By focusing on the politics of disability as a pillar of Czechoslovak identity, The Politics of Disability in Interwar and Socialist Czechoslovakia: Segregating in the Name of the Nation reflects upon the vicissitudes of nation building over the twentieth century that led to extreme forms of institutional violence against minorities, mainly the Roma, such as forced sterilization. The authors trace the intersectionality of ethnicity and disability, which proliferated across diverse realms of public life, positioning the continuities and ruptures of interrogating propaganda and racial science during the interwar and post-war periods as establishing and reinforcing the border between a healthy Czech majority and a disabled Roma minority. The book critically revises this border that remains observable but unapproachable until it operates as a part of constructing the authenticity of a nation.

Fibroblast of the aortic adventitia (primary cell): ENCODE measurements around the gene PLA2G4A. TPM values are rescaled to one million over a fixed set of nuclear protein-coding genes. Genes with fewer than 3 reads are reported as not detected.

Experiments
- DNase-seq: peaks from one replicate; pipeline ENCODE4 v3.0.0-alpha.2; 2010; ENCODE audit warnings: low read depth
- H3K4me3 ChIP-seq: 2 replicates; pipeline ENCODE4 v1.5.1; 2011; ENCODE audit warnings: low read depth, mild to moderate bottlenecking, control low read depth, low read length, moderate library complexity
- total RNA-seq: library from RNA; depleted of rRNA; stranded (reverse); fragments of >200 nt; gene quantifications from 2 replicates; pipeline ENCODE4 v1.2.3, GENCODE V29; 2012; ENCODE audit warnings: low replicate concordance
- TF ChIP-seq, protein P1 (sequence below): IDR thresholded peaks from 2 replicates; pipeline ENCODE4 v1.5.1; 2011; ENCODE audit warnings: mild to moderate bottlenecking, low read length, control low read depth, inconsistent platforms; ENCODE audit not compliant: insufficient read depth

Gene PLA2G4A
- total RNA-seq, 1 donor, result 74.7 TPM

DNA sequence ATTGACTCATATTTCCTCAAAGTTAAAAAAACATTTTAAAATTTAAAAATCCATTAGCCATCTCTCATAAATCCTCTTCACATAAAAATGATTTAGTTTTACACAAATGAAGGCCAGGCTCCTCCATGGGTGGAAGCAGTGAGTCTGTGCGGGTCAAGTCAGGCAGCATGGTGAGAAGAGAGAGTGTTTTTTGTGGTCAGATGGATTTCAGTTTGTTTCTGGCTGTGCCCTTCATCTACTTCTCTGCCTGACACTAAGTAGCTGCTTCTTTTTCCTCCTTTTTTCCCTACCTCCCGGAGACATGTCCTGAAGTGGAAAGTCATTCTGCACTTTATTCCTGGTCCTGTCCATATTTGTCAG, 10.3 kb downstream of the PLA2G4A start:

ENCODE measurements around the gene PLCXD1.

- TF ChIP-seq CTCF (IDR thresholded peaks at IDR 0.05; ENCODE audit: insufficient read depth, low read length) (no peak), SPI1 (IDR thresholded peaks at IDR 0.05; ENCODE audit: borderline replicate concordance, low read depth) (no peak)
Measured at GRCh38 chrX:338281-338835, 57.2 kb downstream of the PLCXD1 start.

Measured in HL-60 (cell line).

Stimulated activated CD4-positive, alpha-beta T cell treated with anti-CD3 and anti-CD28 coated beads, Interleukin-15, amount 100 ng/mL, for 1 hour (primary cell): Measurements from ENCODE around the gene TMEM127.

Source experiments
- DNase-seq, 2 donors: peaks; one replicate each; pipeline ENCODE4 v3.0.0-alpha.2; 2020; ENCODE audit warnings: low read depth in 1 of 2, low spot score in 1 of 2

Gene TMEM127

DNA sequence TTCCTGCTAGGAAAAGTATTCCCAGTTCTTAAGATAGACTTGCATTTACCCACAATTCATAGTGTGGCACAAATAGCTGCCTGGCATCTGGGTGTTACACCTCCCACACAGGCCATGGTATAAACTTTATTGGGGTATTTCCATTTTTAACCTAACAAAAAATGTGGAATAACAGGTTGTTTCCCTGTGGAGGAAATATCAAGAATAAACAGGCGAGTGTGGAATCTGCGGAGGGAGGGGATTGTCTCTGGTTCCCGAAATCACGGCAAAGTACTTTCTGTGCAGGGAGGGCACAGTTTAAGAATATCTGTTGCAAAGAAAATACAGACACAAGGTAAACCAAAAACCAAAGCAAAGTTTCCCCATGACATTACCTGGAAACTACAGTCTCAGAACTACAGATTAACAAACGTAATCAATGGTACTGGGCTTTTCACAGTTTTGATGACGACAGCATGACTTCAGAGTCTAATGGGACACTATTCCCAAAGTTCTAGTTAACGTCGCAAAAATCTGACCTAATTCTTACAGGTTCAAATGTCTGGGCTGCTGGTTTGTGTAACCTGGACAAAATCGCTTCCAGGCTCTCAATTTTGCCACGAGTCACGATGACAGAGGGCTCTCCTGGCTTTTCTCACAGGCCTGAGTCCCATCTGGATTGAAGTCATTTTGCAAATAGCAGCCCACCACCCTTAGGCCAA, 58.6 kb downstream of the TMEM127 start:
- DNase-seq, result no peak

Victoria Shmidt has a PhD in Social Work (2012, Masaryk University). Since 2011, she has been working on the issue of the policies concerning ethnic minorities in the Czech lands.